Issue compiling library without constructor argument .. Confused

I am just learning and have started with simple examples, well mostly. The problem had me hunting in my first attempt at a library for literally hours without any progress.
I had taken a working sketch and transplanted it into a library using the Morse example as a template and it just wouldn’t compile …
I eventually replicated the error in the simple Morse class :-

test1:7: error: request for member ‘dot’ in ‘morse’, which is of non-class type ‘Morse ()()’ <<
This is repeated for all functions when they are referenced even though the compiler is happy with the include and init.

This is a snipet of my sketch followed by the top of the .h and .cpp files.
With the commented ‘A’ lines are in play all is well, while ‘B’'s give me the error :-

#include <Morse.h>
//Morse morse(13);         //A
//Morse morse();           //B
void setup(){}
void loop(){
   morse.dot(); morse.dot(); ......

The slightly modified Morse.h :-

class Morse
{
   public:
     // Morse(int pin);  // A
     //Morse();          // B

And the Morse.cpp

// Morse::Morse(int pin)        // A
// Morse::Morse()               // B
{
  // _pin = pin;                // A
  // _pin = 13;                 // B 
  pinMode(pin, OUTPUT);
}

I have played around with all sorts of configurations and even naming conventions, in the process generating all sorts of errors due to omission, mismatch and even poor construct. All could be traced to mistakes and generally were identified within verbose compilation comments.

However no matter what I do I cant get a library, any library, to work if the construct is devoid of arguments and I cant find a reason.
The error is always the same … request for member X in Y, which is of non-class type Y ()().
I assume this means that Y is not being recognised as a class when its constructor is Y() as opposed to Y(a)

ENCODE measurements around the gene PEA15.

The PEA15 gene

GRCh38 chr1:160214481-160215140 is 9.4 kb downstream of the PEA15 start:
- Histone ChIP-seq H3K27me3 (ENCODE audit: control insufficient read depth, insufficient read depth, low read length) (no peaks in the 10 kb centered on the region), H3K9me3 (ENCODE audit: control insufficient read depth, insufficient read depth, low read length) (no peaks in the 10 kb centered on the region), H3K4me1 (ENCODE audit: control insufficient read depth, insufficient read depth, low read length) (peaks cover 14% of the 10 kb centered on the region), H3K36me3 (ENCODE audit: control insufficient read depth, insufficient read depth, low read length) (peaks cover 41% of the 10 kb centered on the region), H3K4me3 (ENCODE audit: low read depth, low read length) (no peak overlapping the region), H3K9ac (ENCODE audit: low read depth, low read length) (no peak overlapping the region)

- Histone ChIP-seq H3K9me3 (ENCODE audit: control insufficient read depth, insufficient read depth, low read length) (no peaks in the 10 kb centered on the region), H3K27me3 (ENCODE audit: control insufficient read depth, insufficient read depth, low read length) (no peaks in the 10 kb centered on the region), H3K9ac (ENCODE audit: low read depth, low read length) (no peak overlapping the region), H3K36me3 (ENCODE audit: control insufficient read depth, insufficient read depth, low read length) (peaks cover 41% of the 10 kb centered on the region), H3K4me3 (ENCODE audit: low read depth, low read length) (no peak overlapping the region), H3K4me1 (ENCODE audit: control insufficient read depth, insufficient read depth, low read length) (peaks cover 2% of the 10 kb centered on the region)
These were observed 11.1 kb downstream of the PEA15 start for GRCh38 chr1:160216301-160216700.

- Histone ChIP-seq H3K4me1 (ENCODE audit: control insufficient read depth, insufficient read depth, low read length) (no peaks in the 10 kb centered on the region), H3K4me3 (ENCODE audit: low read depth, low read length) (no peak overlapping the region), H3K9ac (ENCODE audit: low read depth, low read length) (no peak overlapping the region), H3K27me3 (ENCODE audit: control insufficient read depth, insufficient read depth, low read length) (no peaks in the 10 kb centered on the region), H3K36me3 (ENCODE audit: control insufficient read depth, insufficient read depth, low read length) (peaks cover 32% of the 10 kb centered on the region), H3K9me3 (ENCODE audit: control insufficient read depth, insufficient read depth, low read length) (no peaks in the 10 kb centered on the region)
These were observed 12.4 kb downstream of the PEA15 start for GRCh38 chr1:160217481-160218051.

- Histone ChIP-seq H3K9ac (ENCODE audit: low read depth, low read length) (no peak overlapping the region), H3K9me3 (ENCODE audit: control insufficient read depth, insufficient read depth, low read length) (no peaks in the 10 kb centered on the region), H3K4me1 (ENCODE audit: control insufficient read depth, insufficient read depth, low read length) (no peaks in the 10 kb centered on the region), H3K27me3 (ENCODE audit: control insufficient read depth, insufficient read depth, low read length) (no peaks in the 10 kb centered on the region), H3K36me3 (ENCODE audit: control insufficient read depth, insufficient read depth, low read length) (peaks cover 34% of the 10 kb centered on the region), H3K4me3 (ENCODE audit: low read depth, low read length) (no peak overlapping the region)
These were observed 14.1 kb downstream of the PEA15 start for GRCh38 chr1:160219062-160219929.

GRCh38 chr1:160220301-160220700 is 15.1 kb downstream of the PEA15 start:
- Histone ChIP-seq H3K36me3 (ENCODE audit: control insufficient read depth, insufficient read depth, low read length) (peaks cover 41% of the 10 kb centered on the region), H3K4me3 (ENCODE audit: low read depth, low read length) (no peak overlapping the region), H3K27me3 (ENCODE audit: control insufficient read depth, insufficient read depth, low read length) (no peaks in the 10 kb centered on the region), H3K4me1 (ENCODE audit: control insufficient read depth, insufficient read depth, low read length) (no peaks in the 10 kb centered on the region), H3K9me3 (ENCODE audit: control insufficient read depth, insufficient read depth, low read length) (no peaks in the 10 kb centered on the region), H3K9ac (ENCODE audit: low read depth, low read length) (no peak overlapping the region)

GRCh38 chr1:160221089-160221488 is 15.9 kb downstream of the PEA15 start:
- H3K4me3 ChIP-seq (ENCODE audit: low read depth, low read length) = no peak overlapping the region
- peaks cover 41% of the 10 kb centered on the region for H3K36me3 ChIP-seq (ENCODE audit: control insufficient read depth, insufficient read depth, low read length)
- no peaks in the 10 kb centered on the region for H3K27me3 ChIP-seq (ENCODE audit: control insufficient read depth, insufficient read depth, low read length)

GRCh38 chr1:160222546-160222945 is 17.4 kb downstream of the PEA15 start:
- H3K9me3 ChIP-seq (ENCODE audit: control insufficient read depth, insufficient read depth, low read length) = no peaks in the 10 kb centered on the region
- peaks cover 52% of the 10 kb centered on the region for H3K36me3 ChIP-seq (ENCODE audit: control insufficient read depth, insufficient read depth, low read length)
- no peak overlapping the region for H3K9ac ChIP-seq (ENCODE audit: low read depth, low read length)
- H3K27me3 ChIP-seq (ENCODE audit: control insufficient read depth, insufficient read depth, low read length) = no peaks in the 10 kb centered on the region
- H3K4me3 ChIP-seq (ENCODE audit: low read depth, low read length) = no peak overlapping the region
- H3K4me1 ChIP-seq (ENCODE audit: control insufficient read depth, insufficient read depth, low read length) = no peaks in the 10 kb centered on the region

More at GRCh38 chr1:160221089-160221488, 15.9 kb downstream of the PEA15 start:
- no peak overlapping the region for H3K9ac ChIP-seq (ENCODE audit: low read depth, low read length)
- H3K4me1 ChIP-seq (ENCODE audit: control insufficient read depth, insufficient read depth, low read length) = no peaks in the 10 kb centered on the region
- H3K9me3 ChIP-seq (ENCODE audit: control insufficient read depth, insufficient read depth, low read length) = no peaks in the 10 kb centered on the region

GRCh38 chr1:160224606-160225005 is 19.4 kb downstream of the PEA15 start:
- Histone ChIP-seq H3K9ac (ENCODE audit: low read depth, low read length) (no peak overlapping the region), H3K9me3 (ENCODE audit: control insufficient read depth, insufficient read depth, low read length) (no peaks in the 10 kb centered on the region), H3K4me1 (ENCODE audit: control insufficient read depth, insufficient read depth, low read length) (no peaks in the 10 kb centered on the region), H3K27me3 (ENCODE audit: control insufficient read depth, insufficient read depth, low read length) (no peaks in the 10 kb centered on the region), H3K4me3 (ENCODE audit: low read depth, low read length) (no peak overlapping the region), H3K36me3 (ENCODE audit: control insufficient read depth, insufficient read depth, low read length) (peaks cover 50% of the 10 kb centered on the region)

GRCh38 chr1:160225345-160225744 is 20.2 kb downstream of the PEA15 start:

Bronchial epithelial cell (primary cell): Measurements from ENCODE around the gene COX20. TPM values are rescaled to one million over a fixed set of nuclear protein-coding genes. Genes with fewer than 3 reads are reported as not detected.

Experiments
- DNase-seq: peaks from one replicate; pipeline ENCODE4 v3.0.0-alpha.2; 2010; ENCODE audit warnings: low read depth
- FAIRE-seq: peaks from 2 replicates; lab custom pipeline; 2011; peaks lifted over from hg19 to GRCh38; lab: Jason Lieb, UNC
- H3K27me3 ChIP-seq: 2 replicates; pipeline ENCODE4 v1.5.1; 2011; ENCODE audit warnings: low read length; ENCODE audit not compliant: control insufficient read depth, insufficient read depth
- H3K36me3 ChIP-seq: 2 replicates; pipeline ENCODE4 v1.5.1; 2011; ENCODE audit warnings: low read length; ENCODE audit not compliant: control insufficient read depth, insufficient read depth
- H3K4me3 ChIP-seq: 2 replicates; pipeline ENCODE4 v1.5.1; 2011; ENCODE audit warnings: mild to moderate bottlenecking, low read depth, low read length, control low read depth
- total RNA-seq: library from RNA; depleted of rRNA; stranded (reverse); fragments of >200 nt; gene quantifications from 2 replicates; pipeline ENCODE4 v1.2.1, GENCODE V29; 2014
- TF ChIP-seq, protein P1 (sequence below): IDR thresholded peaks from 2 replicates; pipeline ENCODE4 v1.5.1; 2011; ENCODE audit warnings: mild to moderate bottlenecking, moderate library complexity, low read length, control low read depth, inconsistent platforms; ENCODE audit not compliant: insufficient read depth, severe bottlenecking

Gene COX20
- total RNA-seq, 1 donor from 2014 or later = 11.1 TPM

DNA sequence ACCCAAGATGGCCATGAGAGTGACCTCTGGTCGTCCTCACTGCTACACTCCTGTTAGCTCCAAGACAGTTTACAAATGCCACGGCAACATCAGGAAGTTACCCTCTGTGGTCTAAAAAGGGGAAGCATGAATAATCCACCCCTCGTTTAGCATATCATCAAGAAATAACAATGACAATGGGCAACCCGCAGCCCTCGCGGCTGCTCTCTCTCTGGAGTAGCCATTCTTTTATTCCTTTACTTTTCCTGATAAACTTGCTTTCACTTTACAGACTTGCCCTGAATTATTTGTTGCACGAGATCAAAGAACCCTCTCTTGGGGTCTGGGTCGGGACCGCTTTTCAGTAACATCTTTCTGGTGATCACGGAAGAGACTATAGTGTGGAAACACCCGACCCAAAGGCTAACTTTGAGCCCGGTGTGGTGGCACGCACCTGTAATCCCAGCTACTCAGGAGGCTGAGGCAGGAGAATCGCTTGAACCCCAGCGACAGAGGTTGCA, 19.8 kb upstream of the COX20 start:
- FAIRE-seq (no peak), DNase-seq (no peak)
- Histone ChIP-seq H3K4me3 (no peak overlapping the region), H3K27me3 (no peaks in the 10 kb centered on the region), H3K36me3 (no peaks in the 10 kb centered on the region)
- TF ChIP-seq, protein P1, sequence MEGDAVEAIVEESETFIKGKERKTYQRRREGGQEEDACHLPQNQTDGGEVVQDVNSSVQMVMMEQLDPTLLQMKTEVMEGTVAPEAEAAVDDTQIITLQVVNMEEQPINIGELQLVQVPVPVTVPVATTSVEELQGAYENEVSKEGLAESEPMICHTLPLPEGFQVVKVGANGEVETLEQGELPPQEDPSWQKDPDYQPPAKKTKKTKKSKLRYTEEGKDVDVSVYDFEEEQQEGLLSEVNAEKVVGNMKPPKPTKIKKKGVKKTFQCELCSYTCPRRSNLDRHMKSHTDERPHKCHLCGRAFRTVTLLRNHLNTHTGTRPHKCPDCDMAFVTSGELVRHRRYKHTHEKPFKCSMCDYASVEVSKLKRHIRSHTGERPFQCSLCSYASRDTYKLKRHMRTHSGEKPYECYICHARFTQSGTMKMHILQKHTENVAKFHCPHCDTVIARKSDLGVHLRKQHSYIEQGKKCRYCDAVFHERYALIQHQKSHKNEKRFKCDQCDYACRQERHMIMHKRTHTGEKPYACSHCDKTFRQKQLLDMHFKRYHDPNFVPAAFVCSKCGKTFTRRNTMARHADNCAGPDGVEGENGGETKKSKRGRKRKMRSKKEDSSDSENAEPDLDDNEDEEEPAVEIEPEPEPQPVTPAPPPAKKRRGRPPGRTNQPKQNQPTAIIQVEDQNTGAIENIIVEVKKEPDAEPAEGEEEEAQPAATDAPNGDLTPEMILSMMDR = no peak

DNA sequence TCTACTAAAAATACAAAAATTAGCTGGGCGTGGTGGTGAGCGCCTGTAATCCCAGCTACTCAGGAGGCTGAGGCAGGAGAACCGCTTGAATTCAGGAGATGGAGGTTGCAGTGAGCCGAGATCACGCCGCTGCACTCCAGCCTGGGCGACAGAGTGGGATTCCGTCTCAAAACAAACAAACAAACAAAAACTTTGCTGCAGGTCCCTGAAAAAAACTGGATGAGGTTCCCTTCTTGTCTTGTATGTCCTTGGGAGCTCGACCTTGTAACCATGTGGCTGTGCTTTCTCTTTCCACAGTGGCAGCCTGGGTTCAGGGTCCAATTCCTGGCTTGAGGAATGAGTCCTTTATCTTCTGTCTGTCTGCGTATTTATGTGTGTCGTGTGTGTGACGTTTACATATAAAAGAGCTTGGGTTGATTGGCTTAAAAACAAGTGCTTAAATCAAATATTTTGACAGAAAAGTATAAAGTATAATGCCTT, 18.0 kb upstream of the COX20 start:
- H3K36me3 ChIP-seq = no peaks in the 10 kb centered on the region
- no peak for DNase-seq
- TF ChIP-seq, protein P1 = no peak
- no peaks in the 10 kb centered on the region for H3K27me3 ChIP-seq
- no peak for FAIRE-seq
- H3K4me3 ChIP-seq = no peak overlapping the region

Of course I could simply accept it and always put in a dummy argument, just to satisfy the construct constraint, but then I wouldn’t be learning.

I would very much appreciate any insight … Even if it just to point out how silly I am being.
Thanks
Al

Hello,

The problem is here:

Morse::Morse()
{
  _pin = 13;
  pinMode(pin, OUTPUT);
}

The pin variable isn't declared (as it was the argument), so either replace it with _pin, or simply with 13 (you don't need that additional, useless variable).

Edit: actually, the rest of the code may need that variable _pin, so don't remove it.

I appreciate the input but that isn't it .... pin is only used when it is declared as part of the Morse(int pin) construct. _pin is declared as 'private int' in the Morse.h file

The problem is more subtle than that ... any constructor I try like this :-

ConName::ConName(int iDummy) { }
ConName::SomemFunc(with or without args){}

will work just fine, assuming it matches in the header source and sketch. However this :-

ConName::ConName() { }
ConName::SomemFunc(with or without args){}

bombs out every time, with the same error, as soon as a function is referenced.

I have to be missing something stupid but it isn't bad variable scope or naming ... The error imply s that ConName isn't a class and cant therefore have a member function, the one that was just called!

I see...I have downloaded the Morse library and took a look.

In the example they are doing:

Morse morse(9, 12, 1);

With your modifications, that would be:

Morse morse;

Unless I'm wrong of course, can't test... but at least it compile :)

guix is correct. This line:

Morse morse();           //B

Tries to call a function, not instantiate a class.